You just found out that a key employee who just left your company is now working for a direct competitor and is most likely in violation of the non-compete agreement he signed when he first came to work for you. There is potential for trade secrets to be revealed or for that employee to seduce customers or additional employees away from you. What do you do?
Enforcement of non-compete agreements has been an issue of debate across the country, and some states don’t allow enforcement of such agreements except under specific circumstances. Fortunately, Ohio law and legal precedent generally support non-compete agreements so long as they are reasonable. (See our article on Using Non-Compete Agreements to Protect Business Interests to understand what makes a non-compete agreement reasonable) So Ohio employers should not hesitate to take action against a former employee who is in violation of a non-compete agreement.
Cease and desist order
Unless there is immediate concern regarding trade secrets or intellectual property, the first step is usually to have your company’s attorney serve the former employee and their new employer with a cease and desist order. This is a letter that informs the employee and their employer that the employee is in violation of a non-compete agreement and orders cessation of all activity that violates the agreement, including working for the new employer if appropriate.
In most cases, a cease and desist order will fix the problem. Many times an employee either forgot that he or she signed a non-compete agreement or they didn’t expect to get caught violating it. A cease and desist order both reminds them of the agreement (it should be accompanied by a copy of the agreement) and lets them know you are aware and prepared to take legal action to remedy the situation. In either case, the most common response is to stop violating the agreement. Sending a letter to the employer as well further ensures the situation won’t continue even if the employee decides to ignore it.
A cease and desist order can also buy you time to get more information on the situation if you suspect violation of a non-compete agreement but aren’t sure. The employee’s response will give you more information without needing to file a lawsuit right away.
Unfortunately, a cease and desist order doesn’t guarantee compliance. If the employee and/or employer believe the non-compete agreement is unenforceable or doesn’t apply to the situation, they are likely to respond with a letter from their attorney explaining their reasoning. If you disagree with their reasoning, filing a lawsuit against the employee and employer is the next formal step.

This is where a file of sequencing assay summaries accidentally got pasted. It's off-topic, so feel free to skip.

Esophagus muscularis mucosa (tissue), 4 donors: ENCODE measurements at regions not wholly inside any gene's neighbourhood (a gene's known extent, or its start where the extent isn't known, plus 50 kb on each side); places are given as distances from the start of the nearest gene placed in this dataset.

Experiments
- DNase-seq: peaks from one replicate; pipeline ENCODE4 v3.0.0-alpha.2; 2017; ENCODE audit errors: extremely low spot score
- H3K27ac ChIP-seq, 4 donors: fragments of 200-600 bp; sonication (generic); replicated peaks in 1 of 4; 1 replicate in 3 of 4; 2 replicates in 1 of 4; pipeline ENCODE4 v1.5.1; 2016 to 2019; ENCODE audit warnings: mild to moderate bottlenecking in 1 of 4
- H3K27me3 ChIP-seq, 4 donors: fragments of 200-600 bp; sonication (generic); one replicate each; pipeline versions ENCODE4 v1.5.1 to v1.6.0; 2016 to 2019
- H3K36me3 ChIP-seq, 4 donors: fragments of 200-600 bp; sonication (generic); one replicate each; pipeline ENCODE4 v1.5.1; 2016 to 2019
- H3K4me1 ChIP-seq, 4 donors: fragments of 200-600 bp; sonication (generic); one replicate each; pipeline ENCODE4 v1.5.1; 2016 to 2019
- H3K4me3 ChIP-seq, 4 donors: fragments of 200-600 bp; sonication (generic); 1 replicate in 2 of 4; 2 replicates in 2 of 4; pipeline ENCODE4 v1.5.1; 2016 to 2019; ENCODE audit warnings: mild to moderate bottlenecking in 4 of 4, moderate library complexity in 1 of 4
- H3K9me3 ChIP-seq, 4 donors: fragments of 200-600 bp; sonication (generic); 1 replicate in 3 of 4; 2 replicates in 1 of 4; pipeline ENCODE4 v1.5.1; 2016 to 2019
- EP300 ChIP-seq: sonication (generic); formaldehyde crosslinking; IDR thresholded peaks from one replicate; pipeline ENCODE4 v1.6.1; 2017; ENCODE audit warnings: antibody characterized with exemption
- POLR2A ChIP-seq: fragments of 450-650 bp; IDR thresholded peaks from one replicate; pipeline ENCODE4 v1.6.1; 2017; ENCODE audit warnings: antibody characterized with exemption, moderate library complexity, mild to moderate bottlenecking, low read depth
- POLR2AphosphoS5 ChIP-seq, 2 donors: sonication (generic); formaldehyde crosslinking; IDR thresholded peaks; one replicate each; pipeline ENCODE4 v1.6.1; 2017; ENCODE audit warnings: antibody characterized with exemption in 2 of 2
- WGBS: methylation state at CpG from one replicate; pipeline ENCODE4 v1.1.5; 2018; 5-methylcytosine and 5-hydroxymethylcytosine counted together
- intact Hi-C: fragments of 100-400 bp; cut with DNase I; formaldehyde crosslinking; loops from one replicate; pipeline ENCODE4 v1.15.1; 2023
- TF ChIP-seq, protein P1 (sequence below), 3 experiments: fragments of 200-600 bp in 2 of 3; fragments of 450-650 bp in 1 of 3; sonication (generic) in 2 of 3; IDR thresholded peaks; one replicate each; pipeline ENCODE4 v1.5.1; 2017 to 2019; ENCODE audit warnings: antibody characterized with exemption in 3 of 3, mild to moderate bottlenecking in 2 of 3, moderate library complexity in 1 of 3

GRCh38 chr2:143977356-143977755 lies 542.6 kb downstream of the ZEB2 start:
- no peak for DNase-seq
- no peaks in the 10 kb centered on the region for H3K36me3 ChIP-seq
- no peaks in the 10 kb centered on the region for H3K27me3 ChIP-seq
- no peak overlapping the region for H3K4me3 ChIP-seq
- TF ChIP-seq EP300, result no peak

Filing a lawsuit
Besides being the next step after a cease and desist order fails, a lawsuit may be the appropriate first action if the information at stake is sensitive enough that you can’t wait to see whether the employee will comply with a cease and desist order. If a lawsuit is necessary, your lawyer should file a complaint along with request for an injunction in the appropriate court. An injunction is a court order requiring the employee to cease the activity that is disputed until the court can rule on the matter.
Lawsuits require a lot of time from attorneys and can get expensive very fast. Before filing a lawsuit over a non-compete agreement, an employer should review the matter with his or her attorney and determine whether the potential loss justifies the expense of a lawsuit and whether a judge is likely to enforce the agreement.
The best way to enforce non-compete agreements is to take some precautions before an issue ever arises. The first step to take is to ensure your agreement is enforceable under current Ohio laws. Non-compete agreements and other employment documents should be reviewed by an experienced Ohio business attorney every two to three years to ensure they meet the standards of current laws and legal precedents.
The second step is to make review of the non-compete agreement a part of your employee exit interview. Reminding parting employees of the agreement can do a lot to dissuade them from violating it. Finding out what the parting employee’s plans are for future employment should also be a part of the exit interview. If a parting employee tells you they plan to go to work for a competitor, you have an additional opportunity to remind them of the non-compete agreement, and you can notify the new employer of the agreement as well.
If you don’t already have non-compete agreements for key employees with access to sensitive information, it is essential that you have your attorney draft one and customize it to the particular positions to which it will apply. Other agreements, such as confidentiality agreements and agreements not to solicit clients, can also help protect intellectual property and trade secrets.
In Ohio, the business planning attorney’s office of Gudorf Law Group, LLC, can assist in drafting and reviewing non-compete agreements and other employment-related contracts and agreements to ensure your business interests are protected. Call our office at 1-877-483-6730 to schedule a free consultation.